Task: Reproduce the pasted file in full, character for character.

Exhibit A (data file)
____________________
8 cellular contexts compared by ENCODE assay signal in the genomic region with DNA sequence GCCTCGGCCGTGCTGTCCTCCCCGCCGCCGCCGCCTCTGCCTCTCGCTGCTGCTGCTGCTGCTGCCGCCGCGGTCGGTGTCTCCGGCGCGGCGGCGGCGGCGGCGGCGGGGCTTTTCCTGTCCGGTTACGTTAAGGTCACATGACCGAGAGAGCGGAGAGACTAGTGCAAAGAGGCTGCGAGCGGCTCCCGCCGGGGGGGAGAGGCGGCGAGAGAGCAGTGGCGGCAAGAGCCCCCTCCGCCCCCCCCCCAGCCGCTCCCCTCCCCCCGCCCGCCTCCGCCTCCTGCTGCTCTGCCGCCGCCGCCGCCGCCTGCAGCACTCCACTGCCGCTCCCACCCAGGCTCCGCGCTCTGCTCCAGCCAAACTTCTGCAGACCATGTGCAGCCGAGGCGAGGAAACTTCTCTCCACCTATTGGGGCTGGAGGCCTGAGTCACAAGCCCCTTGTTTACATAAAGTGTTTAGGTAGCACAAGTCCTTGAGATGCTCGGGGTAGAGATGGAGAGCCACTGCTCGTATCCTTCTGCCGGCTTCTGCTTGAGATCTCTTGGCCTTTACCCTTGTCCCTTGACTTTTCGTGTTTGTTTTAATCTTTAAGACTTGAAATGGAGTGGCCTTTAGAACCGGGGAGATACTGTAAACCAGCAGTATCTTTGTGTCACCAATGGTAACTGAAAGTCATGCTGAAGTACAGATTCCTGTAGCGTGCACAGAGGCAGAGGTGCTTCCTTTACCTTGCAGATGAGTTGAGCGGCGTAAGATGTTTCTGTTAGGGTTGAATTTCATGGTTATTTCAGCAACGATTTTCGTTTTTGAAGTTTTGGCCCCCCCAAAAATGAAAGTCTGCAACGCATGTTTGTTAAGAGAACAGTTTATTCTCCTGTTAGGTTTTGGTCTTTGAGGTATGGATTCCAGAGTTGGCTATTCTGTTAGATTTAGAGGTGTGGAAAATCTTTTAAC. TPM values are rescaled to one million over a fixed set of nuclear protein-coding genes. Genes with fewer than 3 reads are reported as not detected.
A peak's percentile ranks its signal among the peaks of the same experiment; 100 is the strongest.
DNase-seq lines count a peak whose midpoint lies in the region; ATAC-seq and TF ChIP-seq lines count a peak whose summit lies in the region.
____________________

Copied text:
8 cellular contexts compared by ENCODE assay signal in the genomic region with DNA sequence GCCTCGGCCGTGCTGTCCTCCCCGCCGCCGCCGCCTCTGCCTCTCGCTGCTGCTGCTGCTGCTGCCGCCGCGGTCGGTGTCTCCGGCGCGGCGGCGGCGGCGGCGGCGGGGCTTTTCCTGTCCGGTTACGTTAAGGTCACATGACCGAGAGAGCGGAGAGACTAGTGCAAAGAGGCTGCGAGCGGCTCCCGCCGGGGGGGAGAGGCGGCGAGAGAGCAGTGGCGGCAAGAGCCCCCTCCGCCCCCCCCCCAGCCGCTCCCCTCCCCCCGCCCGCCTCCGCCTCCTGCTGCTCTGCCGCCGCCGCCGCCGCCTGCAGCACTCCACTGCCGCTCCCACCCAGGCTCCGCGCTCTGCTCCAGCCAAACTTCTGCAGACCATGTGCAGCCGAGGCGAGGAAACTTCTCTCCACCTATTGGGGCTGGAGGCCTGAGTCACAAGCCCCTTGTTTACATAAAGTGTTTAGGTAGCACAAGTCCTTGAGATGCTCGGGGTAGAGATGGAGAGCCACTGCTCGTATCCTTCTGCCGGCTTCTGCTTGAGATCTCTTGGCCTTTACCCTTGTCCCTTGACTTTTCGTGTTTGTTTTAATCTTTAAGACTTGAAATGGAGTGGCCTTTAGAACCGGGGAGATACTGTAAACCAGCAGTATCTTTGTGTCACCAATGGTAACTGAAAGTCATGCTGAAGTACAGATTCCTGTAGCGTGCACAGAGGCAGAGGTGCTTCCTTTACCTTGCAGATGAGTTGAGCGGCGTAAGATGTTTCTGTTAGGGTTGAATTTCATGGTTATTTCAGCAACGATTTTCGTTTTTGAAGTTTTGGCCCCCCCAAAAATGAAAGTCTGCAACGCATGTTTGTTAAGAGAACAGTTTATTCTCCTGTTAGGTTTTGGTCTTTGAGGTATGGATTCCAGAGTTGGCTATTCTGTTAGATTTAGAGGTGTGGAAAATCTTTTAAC. TPM values are rescaled to one million over a fixed set of nuclear protein-coding genes. Genes with fewer than 3 reads are reported as not detected.
A peak's percentile ranks its signal among the peaks of the same experiment; 100 is the strongest.
DNase-seq lines count a peak whose midpoint lies in the region; ATAC-seq and TF ChIP-seq lines count a peak whose summit lies in the region.